This is an interesting thing.

In contemporary usage, "aoi" and "midori" are quite close to "blue" and "green," respectively. But in the past, "aoi" covered both these meanings, while "midori" was used for a very specific shade (like we would use "aqua" or "vermilion" or "mustard"). The old meaning of "aoi" still persists in referring to unripe things as "aoi" (i.e., green)--and the plot of an episode of the anime Detective Conan turned on the fact that an elderly crime witness called the criminal's green jacket "aoi."
posted by Jeanne at 10:07 AM on September 3, 2006

dmd's answer sounds like a joke, but I think it's probably what you're remembering, joannemerriam. The Wikipedia article reads a little densely, but the gist is, grue and bleen are both words for the colors blue and green, as they're remembered or recognized by people over time. At some times in the past, the color blue as we know it now, used to be green. Back then, it was "grue," but now it's blue. (The whole line of argument is philosophical and relates to the way people perceive color. It's not actually supposed to have happened in history; it's a way to think about thinking about color.)
posted by cgc373 at 10:52 AM on September 3, 2006

What Jeanne said. Green traffic lights are also "aoi" thought definitely the same green color I'm used to in the US. (Though some places in the US do have blue-ish "green" lights.

Oh great, now I'm confused. . .
posted by Ookseer at 10:53 AM on September 3, 2006

From what I've read, languages tend to develop more complex color names over time, but when they are young, with fewer color names, they'll have a name for "cold colors" and "hot colors." You see a trace of this in Japanese, which has only four color names that are really adjectival: kuro, shiro, aka, ao (black, white, red, blue). These are the most primal color names still, and ao still is used to cover the range of cold colors in many contexts. I remember reading somewhere that the Welsh language has an equivalent word.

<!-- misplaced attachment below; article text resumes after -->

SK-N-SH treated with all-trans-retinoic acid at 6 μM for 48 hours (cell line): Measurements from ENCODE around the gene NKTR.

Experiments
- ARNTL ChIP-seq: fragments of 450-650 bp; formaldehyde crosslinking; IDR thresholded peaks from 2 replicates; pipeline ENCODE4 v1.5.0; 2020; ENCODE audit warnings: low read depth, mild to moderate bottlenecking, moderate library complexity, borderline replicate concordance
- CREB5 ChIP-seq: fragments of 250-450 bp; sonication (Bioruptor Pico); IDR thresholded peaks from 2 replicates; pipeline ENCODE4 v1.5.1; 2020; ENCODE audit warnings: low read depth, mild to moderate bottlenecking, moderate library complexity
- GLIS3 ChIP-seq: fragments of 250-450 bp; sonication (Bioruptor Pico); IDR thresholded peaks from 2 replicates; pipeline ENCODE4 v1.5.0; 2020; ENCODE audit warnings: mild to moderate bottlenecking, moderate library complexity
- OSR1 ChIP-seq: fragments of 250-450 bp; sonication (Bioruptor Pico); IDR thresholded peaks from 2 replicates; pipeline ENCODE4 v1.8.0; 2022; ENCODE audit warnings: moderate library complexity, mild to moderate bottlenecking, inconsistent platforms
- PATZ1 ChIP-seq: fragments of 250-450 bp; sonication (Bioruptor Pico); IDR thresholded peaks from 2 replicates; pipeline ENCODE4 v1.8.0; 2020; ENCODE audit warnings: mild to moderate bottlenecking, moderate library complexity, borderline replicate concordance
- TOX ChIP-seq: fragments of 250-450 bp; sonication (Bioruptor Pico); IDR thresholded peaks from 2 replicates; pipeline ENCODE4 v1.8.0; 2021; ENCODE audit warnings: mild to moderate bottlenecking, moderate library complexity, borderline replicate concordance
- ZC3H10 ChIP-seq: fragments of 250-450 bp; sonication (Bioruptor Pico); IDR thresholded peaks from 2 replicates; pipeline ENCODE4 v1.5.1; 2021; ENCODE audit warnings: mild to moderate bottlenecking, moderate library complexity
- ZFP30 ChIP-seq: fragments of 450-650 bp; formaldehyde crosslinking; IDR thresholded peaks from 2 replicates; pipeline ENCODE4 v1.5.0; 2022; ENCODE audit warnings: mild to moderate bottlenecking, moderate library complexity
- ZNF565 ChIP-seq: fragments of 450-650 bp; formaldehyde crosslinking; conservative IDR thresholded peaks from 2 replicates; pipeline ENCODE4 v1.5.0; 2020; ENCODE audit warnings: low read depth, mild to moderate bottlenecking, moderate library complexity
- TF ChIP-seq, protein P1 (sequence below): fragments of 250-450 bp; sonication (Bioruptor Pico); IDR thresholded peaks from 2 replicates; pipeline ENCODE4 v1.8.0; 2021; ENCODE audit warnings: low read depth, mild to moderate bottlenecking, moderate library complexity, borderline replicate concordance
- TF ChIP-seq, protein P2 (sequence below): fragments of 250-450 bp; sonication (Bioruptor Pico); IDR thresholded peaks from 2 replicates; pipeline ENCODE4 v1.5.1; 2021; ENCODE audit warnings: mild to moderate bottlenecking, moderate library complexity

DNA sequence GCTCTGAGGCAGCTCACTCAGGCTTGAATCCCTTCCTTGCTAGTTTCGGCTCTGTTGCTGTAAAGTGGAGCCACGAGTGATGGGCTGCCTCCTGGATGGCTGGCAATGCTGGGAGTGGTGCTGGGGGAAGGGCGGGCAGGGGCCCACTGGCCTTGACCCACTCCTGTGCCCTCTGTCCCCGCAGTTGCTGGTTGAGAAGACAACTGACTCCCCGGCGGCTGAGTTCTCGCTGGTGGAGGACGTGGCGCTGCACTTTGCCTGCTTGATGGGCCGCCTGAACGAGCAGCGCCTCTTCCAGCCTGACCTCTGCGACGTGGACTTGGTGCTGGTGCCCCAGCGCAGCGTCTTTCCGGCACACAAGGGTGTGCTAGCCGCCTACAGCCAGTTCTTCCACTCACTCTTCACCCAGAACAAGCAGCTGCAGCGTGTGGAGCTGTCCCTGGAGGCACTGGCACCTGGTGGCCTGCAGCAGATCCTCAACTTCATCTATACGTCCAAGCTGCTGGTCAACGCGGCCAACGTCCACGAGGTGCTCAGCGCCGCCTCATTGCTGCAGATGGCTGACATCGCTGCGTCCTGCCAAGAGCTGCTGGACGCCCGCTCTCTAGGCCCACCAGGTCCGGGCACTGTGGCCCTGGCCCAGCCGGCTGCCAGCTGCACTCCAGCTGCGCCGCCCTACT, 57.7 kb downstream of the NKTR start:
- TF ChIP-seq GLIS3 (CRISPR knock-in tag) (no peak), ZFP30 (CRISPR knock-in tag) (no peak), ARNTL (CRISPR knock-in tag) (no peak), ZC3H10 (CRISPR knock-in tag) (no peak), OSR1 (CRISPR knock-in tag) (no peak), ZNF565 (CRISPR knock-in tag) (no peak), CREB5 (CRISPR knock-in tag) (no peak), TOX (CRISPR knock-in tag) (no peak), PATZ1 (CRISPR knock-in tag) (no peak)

The other color names in Japanese are derived from nouns, and we have something equivalent to this in English with orange (the color is named for the fruit, which comes to us from Arabic by way of Spanish). The Japanese word for orange is (of course) orenji-iro, which comes from the English.
posted by adamrice at 11:10 AM on September 3, 2006

Response by poster: I seem to remember colors meaning different things in Chaucer's time.

I'm pretty sure this is what I am thinking of. I have this idea that there was a colour name which changed meaning much the way words like nice and slut have changed meaning. But I can't remember which colour, or find anything online about it.

The larger discussion of colour names in general is very interesting, though, and I'm enjoying reading the links. As a point of interest, at the cheque printing facility I used to work at, if a customer asked for "blue-green" or "green-blue" (or "turquoise") we used PMS 320, which is exactly half blue and half green, even though most people seem to think blue-green and green-blue are different colours.
posted by joannemerriam at 11:12 AM on September 3, 2006

There's an example of a color word changing meaning in "The Art of Looking Sideways". (I want to say it's 'scarlet', but dictionary.com thinks not. Too bad I don't have the book with me right now.)

In Chinese the word "qing" is the equivalent of the Japanese word "aoi". Once upon a time it meant 'black' as well. Confusing indeed...
posted by em at 11:19 AM on September 3, 2006

Perception of colour changes radically across cultures and history.
Colour in the Mind's Eye

When you say "blue" is your favourite colour, how do you know other people see what you see? We "see" seven major colours in the rainbow, thanks not to physics or physiology but to Isaac Newton. Some cultures name only two colours, others name three or four. The Homeric Greeks had terms that entwined colour, iridescence and speed. Some African languages differentiate the colour and pattern of the coats of cattle. Thus colours are not abstract entities but patches of fur. A spectrum of IDEAS by colour philosopher Carl Simpson.
I was of the understanding that this topic was basic when studying art history. The availability, and price, of colours has had an enormous impact on the way paintings from various eras look.
posted by Chuckles at 11:47 AM on September 3, 2006

Homer seemed to think the sea was the color of wine. Here's a random web article on his phrase "the wine-dark sea".
posted by trip and a half at 11:48 AM on September 3, 2006

Lockjaw -